In the Maldives, there are overwater bungalows and underwater hotel rooms in the Indian Ocean. In San Francisco, there are bobbing cottages near the Golden Gate Bridge.

In Kentucky and the Southeast, there are “floating cabins” – cabin-houseboat hybrids that remain stationary atop the water with the comforts of electricity and running water.

They became so popular in recent years that the Tennessee Valley Authority decided to halt any new construction of floating cabins beyond December 2016 within the Tennessee River system.

TVA even made a policy change in 2016 to clear all waterways of the floating homes within 30 years – with many advocates suggesting people should never have been allowed to build on public land (or public water) and potentially harm natural resources – but the Obama administration overturned the decision.

Now, TVA is trying to add a few common-sense safety measures to the existing “subdivisions floating on the water,” according to TVA spokesman Jim Hopson.

“We’re responsible for ensuring the safety of all individuals on the waterways as well as the environmental integrity and safety of the waterways,” Hopson said. “We want everyone who enjoys our reservoirs to have a safe and enjoyable experience.”

TVA’s proposed regulations target environmental safety concerns related to substandard electrical work and pollution runoff, according to Hopson.

“There have been incidents of raw sewage getting into the water,” he said.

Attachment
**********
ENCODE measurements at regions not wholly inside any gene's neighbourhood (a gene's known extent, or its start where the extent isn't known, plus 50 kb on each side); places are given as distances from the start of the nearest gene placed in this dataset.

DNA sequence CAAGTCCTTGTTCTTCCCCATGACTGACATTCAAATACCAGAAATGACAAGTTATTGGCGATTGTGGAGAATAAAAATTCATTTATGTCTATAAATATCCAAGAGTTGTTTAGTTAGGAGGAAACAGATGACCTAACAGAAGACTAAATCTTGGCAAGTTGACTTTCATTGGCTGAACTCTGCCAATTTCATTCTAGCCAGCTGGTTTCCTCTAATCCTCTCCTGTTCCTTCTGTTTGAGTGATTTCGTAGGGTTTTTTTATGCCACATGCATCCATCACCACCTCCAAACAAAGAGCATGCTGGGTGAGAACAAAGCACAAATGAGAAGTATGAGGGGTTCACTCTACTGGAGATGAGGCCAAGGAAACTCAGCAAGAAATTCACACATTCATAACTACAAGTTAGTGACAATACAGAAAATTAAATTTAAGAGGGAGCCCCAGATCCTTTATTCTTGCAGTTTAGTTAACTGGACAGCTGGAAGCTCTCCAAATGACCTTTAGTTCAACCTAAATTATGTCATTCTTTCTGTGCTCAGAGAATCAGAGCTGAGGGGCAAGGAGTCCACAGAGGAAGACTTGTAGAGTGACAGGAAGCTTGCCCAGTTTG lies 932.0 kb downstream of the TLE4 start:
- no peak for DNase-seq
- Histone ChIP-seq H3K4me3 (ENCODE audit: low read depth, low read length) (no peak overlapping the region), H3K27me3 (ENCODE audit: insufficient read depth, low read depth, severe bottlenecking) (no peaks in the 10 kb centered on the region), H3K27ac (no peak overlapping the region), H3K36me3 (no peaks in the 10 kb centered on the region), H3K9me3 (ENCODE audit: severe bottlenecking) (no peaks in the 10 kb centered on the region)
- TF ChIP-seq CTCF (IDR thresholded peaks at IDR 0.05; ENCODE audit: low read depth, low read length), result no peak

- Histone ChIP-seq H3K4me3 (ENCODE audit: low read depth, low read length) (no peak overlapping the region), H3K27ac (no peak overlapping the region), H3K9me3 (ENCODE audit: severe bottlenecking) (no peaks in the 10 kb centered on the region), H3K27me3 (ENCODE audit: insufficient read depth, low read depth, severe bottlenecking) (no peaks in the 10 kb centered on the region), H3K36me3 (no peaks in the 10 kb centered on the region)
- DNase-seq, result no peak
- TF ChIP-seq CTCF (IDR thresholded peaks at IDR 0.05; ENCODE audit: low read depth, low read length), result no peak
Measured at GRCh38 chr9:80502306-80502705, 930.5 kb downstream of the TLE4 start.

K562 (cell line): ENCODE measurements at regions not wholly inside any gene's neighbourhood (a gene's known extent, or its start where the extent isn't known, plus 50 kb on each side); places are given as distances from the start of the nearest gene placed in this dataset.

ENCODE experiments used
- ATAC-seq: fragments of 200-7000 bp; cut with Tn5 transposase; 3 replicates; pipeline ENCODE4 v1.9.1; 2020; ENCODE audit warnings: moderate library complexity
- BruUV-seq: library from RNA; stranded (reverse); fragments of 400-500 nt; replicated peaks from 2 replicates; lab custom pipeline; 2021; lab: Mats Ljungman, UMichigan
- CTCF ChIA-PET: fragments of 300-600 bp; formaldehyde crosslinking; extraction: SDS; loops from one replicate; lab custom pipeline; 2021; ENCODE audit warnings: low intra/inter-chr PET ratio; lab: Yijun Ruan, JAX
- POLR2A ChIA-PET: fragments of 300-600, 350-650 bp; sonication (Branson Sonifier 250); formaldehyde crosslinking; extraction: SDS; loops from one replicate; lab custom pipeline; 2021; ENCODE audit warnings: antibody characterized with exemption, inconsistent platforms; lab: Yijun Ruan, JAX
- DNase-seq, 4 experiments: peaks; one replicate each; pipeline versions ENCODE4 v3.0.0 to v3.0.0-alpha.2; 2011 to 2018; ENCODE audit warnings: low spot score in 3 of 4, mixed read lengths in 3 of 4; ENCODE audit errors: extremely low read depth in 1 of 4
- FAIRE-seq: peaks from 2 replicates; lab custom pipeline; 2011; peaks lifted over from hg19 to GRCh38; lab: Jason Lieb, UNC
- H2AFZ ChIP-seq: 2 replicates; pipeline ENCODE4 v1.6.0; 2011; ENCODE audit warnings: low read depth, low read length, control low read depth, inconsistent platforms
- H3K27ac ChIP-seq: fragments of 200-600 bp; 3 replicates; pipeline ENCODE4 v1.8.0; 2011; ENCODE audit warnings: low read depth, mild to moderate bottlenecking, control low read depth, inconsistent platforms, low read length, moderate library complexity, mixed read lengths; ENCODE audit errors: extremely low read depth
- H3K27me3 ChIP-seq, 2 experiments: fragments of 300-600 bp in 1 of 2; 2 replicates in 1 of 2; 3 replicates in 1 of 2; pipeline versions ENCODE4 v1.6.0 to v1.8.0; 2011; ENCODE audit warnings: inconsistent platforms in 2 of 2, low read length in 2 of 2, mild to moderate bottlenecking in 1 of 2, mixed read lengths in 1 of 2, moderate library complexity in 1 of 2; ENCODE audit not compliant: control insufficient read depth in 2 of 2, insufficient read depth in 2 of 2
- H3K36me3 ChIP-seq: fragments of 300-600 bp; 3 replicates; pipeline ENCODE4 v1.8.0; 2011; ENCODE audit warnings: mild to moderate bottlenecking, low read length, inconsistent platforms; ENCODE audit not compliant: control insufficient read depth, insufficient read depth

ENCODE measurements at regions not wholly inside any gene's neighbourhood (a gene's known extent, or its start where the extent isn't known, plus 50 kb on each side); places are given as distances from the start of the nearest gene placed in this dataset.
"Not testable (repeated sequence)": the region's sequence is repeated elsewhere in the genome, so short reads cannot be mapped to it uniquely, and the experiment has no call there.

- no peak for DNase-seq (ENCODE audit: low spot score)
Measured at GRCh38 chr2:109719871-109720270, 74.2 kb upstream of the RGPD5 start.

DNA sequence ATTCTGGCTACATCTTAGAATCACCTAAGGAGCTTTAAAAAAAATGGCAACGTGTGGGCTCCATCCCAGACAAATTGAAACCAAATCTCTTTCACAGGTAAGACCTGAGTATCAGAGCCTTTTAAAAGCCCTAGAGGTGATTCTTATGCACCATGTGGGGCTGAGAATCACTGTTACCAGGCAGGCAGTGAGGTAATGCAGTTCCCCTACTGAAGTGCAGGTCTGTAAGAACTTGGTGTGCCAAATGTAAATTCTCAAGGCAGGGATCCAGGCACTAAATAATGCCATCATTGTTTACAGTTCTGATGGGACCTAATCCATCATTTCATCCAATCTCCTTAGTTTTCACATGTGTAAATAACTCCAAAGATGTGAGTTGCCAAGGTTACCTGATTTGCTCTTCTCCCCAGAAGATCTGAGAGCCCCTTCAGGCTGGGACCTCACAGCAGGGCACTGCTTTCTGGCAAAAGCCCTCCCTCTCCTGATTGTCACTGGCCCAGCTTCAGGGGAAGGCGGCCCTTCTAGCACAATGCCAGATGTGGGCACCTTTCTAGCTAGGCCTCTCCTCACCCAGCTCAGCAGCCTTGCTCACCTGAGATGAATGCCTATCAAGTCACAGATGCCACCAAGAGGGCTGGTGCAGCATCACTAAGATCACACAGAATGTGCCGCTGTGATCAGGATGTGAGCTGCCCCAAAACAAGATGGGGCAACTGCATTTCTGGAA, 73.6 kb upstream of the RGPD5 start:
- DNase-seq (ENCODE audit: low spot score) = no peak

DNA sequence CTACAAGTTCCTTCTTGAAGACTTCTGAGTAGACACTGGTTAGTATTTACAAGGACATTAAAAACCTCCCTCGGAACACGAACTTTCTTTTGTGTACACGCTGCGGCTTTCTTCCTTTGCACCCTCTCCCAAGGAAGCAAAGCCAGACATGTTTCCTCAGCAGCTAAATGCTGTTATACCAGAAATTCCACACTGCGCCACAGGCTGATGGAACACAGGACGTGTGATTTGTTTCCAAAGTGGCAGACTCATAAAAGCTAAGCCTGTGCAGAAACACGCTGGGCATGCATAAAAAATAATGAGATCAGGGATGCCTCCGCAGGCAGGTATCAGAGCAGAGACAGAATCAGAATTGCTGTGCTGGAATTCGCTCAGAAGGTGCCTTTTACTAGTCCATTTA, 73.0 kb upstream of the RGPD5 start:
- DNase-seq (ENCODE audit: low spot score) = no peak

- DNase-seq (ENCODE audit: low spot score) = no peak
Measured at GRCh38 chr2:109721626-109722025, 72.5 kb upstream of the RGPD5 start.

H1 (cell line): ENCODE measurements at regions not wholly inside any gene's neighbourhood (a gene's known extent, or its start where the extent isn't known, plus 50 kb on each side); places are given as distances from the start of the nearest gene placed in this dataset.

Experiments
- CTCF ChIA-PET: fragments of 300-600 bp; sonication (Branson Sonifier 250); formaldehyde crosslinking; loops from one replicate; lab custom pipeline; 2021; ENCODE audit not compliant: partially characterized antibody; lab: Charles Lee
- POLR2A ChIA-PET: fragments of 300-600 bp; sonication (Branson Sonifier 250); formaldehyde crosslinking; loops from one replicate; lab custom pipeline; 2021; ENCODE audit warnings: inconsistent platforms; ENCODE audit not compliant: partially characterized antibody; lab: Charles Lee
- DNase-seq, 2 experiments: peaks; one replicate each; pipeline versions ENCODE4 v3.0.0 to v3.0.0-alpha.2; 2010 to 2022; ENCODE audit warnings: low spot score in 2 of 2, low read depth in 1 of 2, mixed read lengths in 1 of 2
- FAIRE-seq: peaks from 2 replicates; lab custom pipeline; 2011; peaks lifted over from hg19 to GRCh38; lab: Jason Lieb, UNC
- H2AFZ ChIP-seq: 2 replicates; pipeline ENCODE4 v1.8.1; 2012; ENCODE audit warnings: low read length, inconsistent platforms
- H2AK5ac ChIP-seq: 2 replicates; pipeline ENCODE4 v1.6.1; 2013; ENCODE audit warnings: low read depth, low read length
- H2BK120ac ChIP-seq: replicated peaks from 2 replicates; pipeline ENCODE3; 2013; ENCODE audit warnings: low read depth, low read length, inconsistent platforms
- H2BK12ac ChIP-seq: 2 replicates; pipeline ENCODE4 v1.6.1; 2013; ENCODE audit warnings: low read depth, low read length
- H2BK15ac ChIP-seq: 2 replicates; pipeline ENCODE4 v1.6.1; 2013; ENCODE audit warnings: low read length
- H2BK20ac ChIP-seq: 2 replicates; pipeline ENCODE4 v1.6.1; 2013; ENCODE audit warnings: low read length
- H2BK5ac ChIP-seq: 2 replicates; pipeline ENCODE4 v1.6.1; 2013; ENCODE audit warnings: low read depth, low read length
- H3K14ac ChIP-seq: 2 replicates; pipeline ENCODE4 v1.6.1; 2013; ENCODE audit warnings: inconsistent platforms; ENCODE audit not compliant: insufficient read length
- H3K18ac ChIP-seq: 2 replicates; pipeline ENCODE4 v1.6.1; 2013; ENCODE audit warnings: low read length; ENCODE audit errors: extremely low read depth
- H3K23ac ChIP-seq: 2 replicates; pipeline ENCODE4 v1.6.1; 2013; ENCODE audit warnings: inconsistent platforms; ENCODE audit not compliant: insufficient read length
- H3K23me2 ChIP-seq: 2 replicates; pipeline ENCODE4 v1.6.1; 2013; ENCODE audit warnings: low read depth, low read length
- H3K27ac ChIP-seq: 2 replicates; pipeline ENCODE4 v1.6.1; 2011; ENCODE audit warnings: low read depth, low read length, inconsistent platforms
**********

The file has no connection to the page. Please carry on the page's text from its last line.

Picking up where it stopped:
TVA’s proposal also includes a measure to introduce permits for existing floating cabins. If floating cabin owners do not cooperate with standards or obtain permits, TVA would work to have the structures removed from the water, Hopson said.

At this time, there are an estimated 1,800 structures – sometimes multistoried, 2,000-plus-square-foot homes – in the Tennessee River system’s 49 reservoirs. The highest number is near Norris Dam in Tennessee, and there are some located within the Kentucky Reservoir near TVA’s biggest dam, the Kentucky Dam.

TVA will accept public comments through March 9.

– For more information and to comment, visit

– Follow reporter Caroline Eggers on Twitter @eggersdailynews or visit


(0) comments

Welcome to the discussion.

Keep it Clean. Please avoid obscene, vulgar, lewd, racist or sexually-oriented language.
Don't Threaten. Threats of harming another person will not be tolerated.
Be Truthful. Don't knowingly lie about anyone or anything.
Be Nice. No racism, sexism or any sort of -ism that is degrading to another person.
Be Proactive. Use the 'Report' link on each comment to let us know of abusive posts.
Share with Us. We'd love to hear eyewitness accounts, the history behind an article.